A juvenile eagle sitting on a branch. (Port Alice Photography, Images by Douglas Bradshaw)

A juvenile eagle sitting on a branch. (Port Alice Photography, Images by Douglas Bradshaw)

MARS Wildlife Rescue Centre requesting fish donations to help feed eagles

Number of hungry juvenile eagles cared for in captivity increased with heat wave

The Mountainaire Avian Rescue Society (MARS) Wildlife Rescue Centre in Merville is seeking help from the public to get more fish to feed the hungry juvenile bald eagles it has in captivity.

Eagles enter the centre’s care for a variety of reasons, but the most common is when juveniles have fallen out of a nest and cannot be placed back — a frequent ooccerence as of late, explained Gyl Andersen, the centre’s manager of wildlife rehabilitation.

“We had quite a few coming in during the heatwave, because they were jumping from the nest early to escape the heat,” she said.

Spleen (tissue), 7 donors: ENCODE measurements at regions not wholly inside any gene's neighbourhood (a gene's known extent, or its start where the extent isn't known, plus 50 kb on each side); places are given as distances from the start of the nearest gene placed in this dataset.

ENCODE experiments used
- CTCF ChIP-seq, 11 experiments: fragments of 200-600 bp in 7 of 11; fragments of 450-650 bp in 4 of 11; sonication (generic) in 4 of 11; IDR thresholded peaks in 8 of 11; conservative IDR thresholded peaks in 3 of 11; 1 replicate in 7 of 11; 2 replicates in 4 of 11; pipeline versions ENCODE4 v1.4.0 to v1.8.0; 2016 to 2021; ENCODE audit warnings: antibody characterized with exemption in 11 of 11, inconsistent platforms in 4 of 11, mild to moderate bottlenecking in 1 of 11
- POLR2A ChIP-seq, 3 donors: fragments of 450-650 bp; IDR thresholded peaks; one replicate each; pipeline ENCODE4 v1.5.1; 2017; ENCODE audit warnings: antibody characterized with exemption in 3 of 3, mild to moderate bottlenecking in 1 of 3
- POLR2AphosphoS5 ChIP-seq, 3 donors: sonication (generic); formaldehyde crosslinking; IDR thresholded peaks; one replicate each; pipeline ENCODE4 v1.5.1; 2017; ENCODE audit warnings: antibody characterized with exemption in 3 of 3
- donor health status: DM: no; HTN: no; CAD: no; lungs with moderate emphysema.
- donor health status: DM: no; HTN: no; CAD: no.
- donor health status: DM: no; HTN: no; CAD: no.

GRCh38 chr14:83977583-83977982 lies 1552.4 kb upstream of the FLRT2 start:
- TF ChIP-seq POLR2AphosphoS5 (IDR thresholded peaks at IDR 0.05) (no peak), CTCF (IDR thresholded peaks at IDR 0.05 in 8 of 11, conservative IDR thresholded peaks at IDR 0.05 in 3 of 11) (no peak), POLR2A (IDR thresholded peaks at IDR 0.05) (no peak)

Each captive eagle must be fed around 175 grams of fish three or four times a day for several months before release. With 11 eagles now in captivity at the centre, food supply there is becoming strained.

To help meet this demand, community donations are being requested. Salmon is preferred, but other fish species eagles encounter in the wild are also sought.

Younger eagles are fed fish meat, but they are offered other parts — such as heads or guts — as they mature, to make sure they are prepared for the wild.

“We want them to be able to rip things up and know how to handle a carcass to get out of here,” said Andersen.

Chicken is also sometimes used to feed eagles, because it is easy for them to digest.

Donations can be dropped off at the centre, located at 1331 Williams Beach Rd. in Merville. Alternatively, those wanting to donate may arrange a volunteer pickup by calling (250)-337-2021.

READ ALSO: Salmon and other sea life affected by recent heat waves, experts say


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